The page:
Realize that sleeping on a futon when you’re 30 is not the worst thing. You know what’s worse, sleeping in a king bed next to a wife you’re not really in love with but for some reason you married, and you got a couple kids, and you got a job you hate. You’ll be laying there fantasizing about sleeping on a futon. There’s no risk when you go after a dream. There’s a tremendous amount to risk to playing it safe.
After building a basic bed frame and testing it for a few nights, the next step was to raise the head of the bed about 30 cm. Reason being, I suffer from reflux. In short, the stomach muscle to the esophagus does not close completely, so if I lie horizontally, stomach acid can reach (and burn) the larynx. One thing that might help is sleeping at an angle. The recommended height of the head-end varies depending on the source, but usually about 20-30 cm, meaning an angle of 8.627° over 2 m (funny, suddenly school geometry is useful again). Raising part of the bed is not enough (e.g., using cushions beneath the head), as it would compress the stomach and make things worse.
So sleeping on a slanted bed it is.
Finding a way to put the bed askew wasn’t easy. With my old bed, the metal construction made it easy. Just put a few books under one end et voilà. Who cares that the feet of the bed aren’t completely touching the ground. Steel is steel and it doesn’t bend. Not with my weight anyway. But my new bed frame is made of wood (and rather … economic wood).
Normal feet for furniture would not cut it (hardware store had a few). They would be at a 90° angle to the bed frame itself, meaning the feet would not completely touch the ground — see a) in the following figure. The main force would likely be downward (not a physicist), meaning there would be a huge risk of the feet simply breaking once there is … vigorous movement on the bed.
Instead, the feet have to be cut at an angle (of 8.627°) to attach to the slope of the bed and completely touch the floor — b) in the figure above. Which meant going for a wooden beam and cutting it at different lengths — with one end at that slope. Unfortunately, the hardware store did not cut beams in that thickness, so a handsaw it is. (I know myself too well to go for power-tools — save for an electric drill. A buzz saw would … be a very very bad idea.).
Yikes, lots of sawing!
For the first three feet I used a saw with a thin blade, which worked okay, but made the cut very uneven. For the next six I did use a ripsaw and it went much, much better (and faster). Much cleaner cut.
After testing the length and adding felt to the legs (don’t want to damage the floor):
After lots of sawing, testing, and screwing (yeah, might be a slight overkill):
And finally the bed frame was ready:
And the mattress (tatami mat) should be held in place by the metal angles at the foot-end:
Not there is only one thing: Testing it. I see three likely possible outcomes of this nights sleep:
- Everything works fine, I wake up refreshed and with less coughing in the morning.
- The construction breaks, e.g., because the wood is too weak, I made a measuring error, or it’s just too unstable.
- I end up at the foot end of the bed or on the floor (e.g., the goza mat on my tatami slips down, or I slip down).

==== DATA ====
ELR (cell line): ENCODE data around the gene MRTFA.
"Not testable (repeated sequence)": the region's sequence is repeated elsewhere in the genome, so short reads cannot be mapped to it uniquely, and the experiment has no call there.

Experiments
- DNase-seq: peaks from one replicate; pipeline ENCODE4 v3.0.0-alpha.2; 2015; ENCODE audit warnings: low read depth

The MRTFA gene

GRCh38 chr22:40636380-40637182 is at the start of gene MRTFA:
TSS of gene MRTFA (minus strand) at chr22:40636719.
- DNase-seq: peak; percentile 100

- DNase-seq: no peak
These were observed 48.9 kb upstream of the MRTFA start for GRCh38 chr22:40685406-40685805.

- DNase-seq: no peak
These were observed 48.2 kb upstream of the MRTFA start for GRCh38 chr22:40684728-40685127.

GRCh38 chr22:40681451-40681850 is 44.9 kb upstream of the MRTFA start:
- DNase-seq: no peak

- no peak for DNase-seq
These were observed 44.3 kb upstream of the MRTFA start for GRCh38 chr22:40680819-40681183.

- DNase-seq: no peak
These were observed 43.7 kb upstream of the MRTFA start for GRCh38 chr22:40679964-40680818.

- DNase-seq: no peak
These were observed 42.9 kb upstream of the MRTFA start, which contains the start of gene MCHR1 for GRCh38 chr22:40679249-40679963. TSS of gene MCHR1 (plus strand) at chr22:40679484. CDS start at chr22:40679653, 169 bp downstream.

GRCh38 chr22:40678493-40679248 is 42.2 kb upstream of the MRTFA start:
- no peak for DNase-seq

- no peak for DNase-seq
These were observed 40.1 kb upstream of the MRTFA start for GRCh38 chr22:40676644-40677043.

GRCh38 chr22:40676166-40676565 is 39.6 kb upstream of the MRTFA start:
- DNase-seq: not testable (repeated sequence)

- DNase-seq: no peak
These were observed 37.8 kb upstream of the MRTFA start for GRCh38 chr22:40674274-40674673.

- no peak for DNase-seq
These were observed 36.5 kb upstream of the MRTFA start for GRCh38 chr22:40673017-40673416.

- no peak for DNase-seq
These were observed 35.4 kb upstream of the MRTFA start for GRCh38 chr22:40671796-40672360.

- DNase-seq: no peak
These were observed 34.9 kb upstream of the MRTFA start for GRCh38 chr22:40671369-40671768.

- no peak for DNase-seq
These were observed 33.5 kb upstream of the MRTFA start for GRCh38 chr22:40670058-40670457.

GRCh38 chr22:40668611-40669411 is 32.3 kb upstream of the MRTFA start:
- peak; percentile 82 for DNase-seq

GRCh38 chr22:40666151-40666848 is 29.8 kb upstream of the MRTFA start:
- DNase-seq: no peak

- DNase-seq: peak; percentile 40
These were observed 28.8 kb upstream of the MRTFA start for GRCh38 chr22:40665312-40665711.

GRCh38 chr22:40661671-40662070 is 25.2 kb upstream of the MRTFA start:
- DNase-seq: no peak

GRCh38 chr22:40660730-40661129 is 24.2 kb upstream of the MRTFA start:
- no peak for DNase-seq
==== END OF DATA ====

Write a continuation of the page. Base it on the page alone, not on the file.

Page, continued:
Well, I’ll see in the morning, or somewhen this night. At least it was nice building something with my own hands, even though I could have bought a cheaper solution. And without having a blister in the middle of my hand.
Not exactly a stigmata (would also be on the wirst, not the palm), but combined with carrying thick 2m beams of wood 20+ minutes through the city, I got a distinct Jesus vibe.
But now, off to bed 😉
Update after one night: Hmmm, worked out fairly well. Problem was mostly the blankets, or rather the fur I also sleep on (also use it as blanket, you spend roughly 7 hours a day in bed, so why not make it comfortable). The Goza mat is woven in a way that it has horizontal strands, which provide enough friction, both on the tatami mat itself and on anything that lies on it. Even the raw side of the fur. Only I did slip down over time, as the fur itself does not provide enough friction. But once I removed it from beneath my upper body and my upper body was resting on the goza mat itself, I stayed in place (still had another sewn fur to cover me). Overall construction was stable as well — for the first night at least. Only problem was getting up — it was just so very very comfortable just lying in bed. So, yeah, cautious success so far. (Still cough in the morning, though.)
Update 2 (sometime later after one night): Waow, body feels similar to after a good massage. Feels like lots and lots of little tension points in the body are released (esp. at the neck and torso). Hope this will last.
Update 3 (a few nights later): Hmmm, it does not last — the effect of sleeping on a slop, with all those knots in my body (esp. neck and torso) unknotting themselves. I just wake up without that much tension. In a way, that’s very nice. But a downside is … I won’t feel better during the day. After all, that’s what makes a massage so relaxing — the prior after contrast. Sigh. But hey, I guess the construction works out. Yuppa 🙂 Should have done this much, much sooner, but at least one thing came out of my vacation.
Update 4 (many nights later): Okay, love that bed. Just switched out my tatami cushion with a bolster(?) — well, a kind of round cushion that works much, much better when the bed is at an angle. So yeah, that one worked out — without jinxing it — very very well.